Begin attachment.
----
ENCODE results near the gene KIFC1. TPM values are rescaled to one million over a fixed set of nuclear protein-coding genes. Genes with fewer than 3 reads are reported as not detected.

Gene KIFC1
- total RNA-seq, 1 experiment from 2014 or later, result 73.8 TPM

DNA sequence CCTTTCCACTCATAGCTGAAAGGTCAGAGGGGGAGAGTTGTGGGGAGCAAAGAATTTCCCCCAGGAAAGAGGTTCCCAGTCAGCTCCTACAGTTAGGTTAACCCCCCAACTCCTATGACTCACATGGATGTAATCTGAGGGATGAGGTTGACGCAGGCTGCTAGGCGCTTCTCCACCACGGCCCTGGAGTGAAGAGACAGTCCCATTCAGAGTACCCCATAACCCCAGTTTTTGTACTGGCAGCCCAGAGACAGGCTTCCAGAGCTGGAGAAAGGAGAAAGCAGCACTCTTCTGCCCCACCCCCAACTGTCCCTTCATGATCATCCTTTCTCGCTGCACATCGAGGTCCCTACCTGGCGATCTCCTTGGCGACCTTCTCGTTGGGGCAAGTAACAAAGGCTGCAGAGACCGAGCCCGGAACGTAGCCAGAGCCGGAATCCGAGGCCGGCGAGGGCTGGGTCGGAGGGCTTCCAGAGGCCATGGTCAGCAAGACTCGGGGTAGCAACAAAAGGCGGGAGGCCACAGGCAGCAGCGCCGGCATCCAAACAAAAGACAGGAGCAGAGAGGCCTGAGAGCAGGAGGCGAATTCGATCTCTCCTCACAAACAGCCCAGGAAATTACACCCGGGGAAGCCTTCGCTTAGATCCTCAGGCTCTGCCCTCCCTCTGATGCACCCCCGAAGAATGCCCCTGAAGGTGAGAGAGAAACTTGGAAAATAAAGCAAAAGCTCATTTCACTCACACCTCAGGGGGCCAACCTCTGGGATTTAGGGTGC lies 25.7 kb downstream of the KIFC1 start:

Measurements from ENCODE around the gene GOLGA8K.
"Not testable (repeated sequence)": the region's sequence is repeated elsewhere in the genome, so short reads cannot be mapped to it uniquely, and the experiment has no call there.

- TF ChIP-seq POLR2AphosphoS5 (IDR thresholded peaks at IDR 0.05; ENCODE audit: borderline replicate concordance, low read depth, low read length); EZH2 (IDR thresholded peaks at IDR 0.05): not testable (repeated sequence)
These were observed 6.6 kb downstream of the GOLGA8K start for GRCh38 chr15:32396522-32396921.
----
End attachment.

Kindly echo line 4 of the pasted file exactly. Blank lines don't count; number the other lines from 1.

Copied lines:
DNA sequence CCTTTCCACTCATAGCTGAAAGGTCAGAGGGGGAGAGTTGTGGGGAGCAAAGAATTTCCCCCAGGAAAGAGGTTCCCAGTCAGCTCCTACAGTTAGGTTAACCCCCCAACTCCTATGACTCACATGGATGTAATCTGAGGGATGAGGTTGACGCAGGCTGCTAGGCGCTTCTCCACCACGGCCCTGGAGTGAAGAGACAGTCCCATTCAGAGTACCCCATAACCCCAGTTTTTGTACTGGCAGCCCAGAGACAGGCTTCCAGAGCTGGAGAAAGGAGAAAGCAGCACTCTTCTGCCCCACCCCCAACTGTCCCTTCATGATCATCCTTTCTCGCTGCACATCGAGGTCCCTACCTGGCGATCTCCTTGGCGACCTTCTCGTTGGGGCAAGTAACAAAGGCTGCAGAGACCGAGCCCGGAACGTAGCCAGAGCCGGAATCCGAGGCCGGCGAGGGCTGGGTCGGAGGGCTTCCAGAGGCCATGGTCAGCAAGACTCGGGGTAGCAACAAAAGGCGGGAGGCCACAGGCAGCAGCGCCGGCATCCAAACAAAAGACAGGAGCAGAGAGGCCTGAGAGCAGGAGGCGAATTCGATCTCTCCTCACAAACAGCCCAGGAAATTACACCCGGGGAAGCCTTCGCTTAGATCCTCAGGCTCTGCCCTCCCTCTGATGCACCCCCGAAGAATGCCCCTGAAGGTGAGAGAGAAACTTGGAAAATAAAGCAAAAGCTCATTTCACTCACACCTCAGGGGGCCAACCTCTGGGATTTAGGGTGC lies 25.7 kb downstream of the KIFC1 start: